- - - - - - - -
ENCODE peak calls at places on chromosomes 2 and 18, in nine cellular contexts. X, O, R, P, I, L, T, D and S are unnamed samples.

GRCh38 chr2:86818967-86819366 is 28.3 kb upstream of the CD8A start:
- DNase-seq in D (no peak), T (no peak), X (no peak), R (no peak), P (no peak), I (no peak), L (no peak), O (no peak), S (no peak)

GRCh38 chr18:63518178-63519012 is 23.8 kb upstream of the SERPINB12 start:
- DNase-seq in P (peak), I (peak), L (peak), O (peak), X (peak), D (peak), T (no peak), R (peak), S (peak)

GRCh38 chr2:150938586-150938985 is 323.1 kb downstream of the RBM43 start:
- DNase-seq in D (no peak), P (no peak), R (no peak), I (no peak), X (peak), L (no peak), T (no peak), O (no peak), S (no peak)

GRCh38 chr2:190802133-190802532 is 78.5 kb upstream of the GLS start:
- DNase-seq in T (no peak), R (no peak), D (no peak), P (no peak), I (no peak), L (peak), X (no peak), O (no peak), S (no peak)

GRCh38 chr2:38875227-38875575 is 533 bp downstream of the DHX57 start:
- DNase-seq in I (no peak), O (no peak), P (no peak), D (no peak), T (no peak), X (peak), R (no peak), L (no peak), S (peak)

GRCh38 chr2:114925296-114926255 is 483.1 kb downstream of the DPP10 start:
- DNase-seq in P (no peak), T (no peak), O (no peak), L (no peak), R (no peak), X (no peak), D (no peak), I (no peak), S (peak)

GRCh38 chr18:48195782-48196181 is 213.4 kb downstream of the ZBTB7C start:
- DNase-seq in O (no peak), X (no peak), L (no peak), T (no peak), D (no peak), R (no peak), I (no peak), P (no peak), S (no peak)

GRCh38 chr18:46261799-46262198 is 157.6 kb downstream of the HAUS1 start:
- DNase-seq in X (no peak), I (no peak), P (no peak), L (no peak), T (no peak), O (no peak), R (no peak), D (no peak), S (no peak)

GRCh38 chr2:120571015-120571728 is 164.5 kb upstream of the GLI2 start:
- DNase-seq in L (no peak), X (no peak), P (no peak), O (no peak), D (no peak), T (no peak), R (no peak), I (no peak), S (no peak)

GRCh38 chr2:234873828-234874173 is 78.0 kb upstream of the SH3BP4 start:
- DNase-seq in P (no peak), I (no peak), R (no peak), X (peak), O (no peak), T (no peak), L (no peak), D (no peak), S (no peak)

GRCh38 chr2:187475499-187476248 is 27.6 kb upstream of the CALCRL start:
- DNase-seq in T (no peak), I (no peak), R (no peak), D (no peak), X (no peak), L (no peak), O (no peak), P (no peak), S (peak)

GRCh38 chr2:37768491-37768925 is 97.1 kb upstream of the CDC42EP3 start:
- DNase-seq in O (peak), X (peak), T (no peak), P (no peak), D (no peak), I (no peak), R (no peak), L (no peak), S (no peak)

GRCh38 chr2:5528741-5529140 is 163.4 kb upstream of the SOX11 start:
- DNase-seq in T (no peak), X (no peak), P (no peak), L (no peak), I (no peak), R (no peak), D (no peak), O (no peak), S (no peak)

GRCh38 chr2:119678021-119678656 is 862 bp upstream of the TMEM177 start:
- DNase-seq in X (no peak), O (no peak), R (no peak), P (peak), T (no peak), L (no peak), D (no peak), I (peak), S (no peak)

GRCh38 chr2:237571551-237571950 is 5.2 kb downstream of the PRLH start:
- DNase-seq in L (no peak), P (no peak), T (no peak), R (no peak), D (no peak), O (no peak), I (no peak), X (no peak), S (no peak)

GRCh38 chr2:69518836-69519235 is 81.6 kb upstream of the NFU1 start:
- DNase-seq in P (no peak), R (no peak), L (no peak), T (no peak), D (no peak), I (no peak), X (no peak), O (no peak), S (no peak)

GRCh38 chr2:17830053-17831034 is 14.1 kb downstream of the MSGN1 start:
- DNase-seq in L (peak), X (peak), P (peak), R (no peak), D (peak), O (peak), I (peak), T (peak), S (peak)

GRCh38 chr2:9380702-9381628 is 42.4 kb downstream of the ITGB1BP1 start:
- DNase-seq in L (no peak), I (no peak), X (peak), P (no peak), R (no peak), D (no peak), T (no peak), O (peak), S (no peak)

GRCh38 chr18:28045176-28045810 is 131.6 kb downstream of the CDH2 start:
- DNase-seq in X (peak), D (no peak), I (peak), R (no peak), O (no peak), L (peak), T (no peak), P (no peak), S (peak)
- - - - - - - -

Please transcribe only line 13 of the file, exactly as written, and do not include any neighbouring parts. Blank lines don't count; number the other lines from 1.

- DNase-seq in P (no peak), T (no peak), O (no peak), L (no peak), R (no peak), X (no peak), D (no peak), I (no peak), S (peak)